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About the author:Mike Adams (aka the "Health Ranger") is a best selling author (#1 best selling science book on Amazon.com) and a globally recognized scientific researcher in clean foods. He serves as the founding editor of NaturalNews.com and the lab science director of an internationally accredited (ISO 17025) analytical laboratory known as CWC Labs. There, he was awarded a Certificate of Excellence for achieving extremely high accuracy in the analysis of toxic elements in unknown water samples using ICP-MS instrumentation. Adams is also highly proficient in running liquid chromatography, ion chromatography and mass spectrometry time-of-flight analytical instrumentation.

Adams is a person of color whose ancestors include Africans and Native American Indians. He's also of Native American heritage, which he credits as inspiring his "Health Ranger" passion for protecting life and nature against the destruction caused by chemicals, heavy metals and other forms of pollution.

Adams is the founder and publisher of the open source science journal Natural Science Journal, the author of numerous peer-reviewed science papers published by the journal, and the author of the world's first book that published ICP-MS heavy metals analysis results for foods, dietary supplements, pet food, spices and fast food. The book is entitled Food Forensics and is published by BenBella Books.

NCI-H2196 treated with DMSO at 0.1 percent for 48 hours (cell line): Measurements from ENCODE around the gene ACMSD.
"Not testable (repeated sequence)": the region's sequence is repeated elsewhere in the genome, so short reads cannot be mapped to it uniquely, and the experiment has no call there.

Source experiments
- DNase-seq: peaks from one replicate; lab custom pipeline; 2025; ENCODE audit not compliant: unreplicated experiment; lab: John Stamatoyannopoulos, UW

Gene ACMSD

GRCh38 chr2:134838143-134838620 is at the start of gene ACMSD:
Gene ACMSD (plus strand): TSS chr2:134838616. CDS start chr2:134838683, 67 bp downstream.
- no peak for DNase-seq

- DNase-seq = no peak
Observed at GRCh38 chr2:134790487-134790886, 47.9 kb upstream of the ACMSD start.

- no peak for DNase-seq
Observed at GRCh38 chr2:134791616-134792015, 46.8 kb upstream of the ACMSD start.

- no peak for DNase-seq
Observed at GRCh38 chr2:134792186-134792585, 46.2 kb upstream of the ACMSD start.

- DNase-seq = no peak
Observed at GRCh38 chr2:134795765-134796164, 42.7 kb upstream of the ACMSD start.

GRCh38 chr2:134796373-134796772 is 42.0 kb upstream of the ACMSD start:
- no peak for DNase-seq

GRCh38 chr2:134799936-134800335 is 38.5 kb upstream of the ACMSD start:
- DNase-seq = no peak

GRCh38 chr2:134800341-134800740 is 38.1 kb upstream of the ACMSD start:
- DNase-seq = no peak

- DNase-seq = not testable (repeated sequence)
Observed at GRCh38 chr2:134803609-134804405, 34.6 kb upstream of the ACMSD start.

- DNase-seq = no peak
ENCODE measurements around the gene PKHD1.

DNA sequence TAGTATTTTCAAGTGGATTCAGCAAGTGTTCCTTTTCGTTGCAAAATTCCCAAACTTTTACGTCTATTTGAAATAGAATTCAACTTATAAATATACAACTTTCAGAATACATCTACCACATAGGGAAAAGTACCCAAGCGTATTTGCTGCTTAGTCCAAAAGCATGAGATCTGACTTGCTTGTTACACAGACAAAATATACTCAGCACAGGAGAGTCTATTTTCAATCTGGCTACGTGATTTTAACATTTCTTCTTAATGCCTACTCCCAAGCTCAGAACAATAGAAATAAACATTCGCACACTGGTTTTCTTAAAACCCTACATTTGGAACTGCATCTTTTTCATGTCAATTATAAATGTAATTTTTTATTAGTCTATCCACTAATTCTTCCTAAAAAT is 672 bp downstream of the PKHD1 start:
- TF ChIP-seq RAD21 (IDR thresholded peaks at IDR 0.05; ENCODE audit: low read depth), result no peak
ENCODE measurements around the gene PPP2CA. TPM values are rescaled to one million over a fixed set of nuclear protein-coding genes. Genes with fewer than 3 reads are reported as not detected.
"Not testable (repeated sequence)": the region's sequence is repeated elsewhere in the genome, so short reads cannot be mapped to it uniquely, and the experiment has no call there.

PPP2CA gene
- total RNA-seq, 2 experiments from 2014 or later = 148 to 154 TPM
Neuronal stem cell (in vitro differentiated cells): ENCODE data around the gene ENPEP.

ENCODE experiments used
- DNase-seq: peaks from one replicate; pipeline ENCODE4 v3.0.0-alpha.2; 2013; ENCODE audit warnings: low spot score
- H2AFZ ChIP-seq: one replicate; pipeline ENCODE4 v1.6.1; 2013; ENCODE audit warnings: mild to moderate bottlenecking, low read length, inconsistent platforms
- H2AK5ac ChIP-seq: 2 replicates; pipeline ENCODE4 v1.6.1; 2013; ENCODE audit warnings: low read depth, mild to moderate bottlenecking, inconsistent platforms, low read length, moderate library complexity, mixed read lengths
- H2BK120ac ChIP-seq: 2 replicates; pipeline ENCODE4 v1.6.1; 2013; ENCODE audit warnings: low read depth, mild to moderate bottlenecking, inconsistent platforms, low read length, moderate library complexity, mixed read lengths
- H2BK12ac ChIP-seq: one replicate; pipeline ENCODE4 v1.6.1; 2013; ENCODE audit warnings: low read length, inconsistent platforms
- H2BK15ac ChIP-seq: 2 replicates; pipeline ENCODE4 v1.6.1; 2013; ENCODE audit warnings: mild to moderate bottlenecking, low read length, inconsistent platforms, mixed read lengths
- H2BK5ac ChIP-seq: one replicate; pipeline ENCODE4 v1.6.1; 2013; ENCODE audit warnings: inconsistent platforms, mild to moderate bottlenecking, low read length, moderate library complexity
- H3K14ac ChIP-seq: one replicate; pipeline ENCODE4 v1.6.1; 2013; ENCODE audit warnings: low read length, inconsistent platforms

In his laboratory research, Adams has made numerous food safety breakthroughs such as revealing rice protein products imported from Asia to be contaminated with toxic heavy metals like lead, cadmium and tungsten. Adams was the first food science researcher to document high levels of tungsten in superfoods. He also discovered over 11 ppm lead in imported mangosteen powder, and led an industry-wide voluntary agreement to limit heavy metals in rice protein products.

In addition to his lab work, Adams is also the (non-paid) executive director of the non-profit Consumer Wellness Center (CWC), an organization that redirects 100% of its donations receipts to grant programs that teach children and women how to grow their own food or vastly improve their nutrition. Through the non-profit CWC, Adams also launched Nutrition Rescue, a program that donates essential vitamins to people in need. Click here to see some of the CWC success stories.

With a background in science and software technology, Adams is the original founder of the email newsletter technology company known as Arial Software. Using his technical experience combined with his love for natural health, Adams developed and deployed the content management system currently driving NaturalNews.com. He also engineered the high-level statistical algorithms that power SCIENCE.naturalnews.com, a massive research resource featuring over 10 million scientific studies.

Adams is well known for his incredibly popular consumer activism video blowing the lid on fake blueberries used throughout the food supply. He has also exposed "strange fibers" found in Chicken McNuggets, fake academic credentials of so-called health "gurus," dangerous "detox" products imported as battery acid and sold for oral consumption, fake acai berry scams, the California raw milk raids, the vaccine research fraud revealed by industry whistleblowers and many other topics.

Adams has also helped defend the rights of home gardeners and protect the medical freedom rights of parents. Adams is widely recognized to have made a remarkable global impact on issues like GMOs, vaccines, nutrition therapies, human consciousness.

In addition to his activism, Adams is an accomplished musician who has released over a dozen popular songs covering a variety of activism topics.

Click here to read a more detailed bio on Mike Adams, the Health Ranger, at HealthRanger.com.